History Channel's "Back to the Blueprint"

Category: Websites & Videos

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A quality program where the research outclasses the typical home shows popular these days.

Our Review

This show on the History Channel has been running since late 2004, but we didn't notice it until Tivo caught the Chicago Bungalow episode rerun earlier this month.

The show stands out because of the work they do researching their subject matter. Lots of home improvement shows touch on the history of the house ("nice built-ins!") but don't go into any detail that would teach you something.

In contrast, J and I actually learned quite a bit from the episode we caught. The
episode put typical bungalow building techniques in the context of construction techniques and mechanical innovations at the time. Segments focused on evolutions in indoor plumbing, standardized lumber dimensions, and the use of clay tile roofing in reaction to the great Chicago fire.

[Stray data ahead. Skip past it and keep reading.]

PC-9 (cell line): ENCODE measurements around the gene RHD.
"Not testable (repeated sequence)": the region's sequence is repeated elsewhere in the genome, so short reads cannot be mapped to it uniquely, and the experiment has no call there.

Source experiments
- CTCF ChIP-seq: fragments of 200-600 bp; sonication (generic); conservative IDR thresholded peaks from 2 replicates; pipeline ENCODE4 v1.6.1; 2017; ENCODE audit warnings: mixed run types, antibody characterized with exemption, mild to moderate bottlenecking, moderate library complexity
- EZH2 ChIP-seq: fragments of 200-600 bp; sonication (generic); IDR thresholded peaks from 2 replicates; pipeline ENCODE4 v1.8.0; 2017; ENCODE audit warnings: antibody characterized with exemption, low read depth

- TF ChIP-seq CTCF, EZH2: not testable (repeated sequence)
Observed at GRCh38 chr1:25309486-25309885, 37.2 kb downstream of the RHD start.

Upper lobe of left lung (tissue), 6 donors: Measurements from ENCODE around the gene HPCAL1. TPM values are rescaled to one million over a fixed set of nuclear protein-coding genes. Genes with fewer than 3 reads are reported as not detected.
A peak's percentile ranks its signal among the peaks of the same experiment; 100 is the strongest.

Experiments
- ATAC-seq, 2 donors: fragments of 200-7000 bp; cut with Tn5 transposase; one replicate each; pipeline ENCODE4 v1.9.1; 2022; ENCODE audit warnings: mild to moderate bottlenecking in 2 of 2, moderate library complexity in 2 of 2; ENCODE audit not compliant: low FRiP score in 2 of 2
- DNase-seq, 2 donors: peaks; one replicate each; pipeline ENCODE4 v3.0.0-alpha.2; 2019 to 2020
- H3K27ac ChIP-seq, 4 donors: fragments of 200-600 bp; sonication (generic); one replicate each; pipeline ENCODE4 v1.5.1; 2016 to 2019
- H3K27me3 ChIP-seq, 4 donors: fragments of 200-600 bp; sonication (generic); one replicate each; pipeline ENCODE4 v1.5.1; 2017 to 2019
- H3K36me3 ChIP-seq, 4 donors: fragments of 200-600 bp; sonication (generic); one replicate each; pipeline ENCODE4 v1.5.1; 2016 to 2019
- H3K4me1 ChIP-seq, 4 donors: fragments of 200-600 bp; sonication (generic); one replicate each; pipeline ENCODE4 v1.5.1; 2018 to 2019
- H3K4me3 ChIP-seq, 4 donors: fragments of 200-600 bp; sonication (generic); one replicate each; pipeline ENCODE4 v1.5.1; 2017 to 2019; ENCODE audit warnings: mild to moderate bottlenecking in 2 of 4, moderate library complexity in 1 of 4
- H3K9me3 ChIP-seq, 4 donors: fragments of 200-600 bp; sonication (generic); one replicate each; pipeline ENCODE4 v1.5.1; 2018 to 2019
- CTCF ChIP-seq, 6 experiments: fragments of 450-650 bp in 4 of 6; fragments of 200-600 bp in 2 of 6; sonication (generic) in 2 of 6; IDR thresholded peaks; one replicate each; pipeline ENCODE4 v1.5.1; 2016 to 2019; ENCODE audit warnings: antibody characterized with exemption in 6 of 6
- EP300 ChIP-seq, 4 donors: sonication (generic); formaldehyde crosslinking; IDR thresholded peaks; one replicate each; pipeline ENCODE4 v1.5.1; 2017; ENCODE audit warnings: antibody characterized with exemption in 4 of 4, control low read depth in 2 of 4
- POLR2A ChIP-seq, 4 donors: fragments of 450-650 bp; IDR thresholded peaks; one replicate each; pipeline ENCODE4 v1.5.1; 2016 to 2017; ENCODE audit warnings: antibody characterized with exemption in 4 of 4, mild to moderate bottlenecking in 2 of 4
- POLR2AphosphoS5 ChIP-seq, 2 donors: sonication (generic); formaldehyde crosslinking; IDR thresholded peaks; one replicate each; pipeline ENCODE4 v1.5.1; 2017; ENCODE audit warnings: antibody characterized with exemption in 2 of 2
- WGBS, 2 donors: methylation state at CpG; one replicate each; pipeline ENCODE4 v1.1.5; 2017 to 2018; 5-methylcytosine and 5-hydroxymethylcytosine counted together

Marty Dunham, the host, demonstrated some of the standard pitfalls of DIY hosts (too many snappy judgements for my taste) but I guess someone has to keep the show moving along.

Perusing their website, I'm pleased to find that the series has already addressed several more interesting subjects: Sears Kit Homes, the Brownstone, the Saltbox, and the Spanish Revival.

This one's definitely on the Tivo Watch List!

Looking for More?

House in Progress Search for more on 'Back to the Blueprint' on this site.
Houseblogs.net Search for 'Back to the Blueprint' on on other houseblogs like this one.
Google Search for 'Back to the Blueprint' on Google.
Amazon.com Search for 'Back to the Blueprint' on Amazon.com.

Comments

sounds interesting- will have to check it out. Always nice to know the why!

I will check it out too...I've been disappointed with HGTV for awhile. It seems they have gone to all the schlocky "decorate with the cheapest materials (which will look terrible in 6 months) for under ten dollars" shows.

I miss the quality shows that they used to have that made one dream and strive toward excellence. If I want to watch mediocrity, I'll film myself :-)!

I like shows with good lighting, that go into depth of subject, that point out the fine details, that celebrates excellence (whether it be a restoration or new building)...Hard to find these shows now.

I'm bored with HGTV now, too. Even their shows that are aimed at old houses miss the mark.

Thanks for this... I've set up to auto-record this series if it ever makes it's way to our shores! It sounds really interesting.

 

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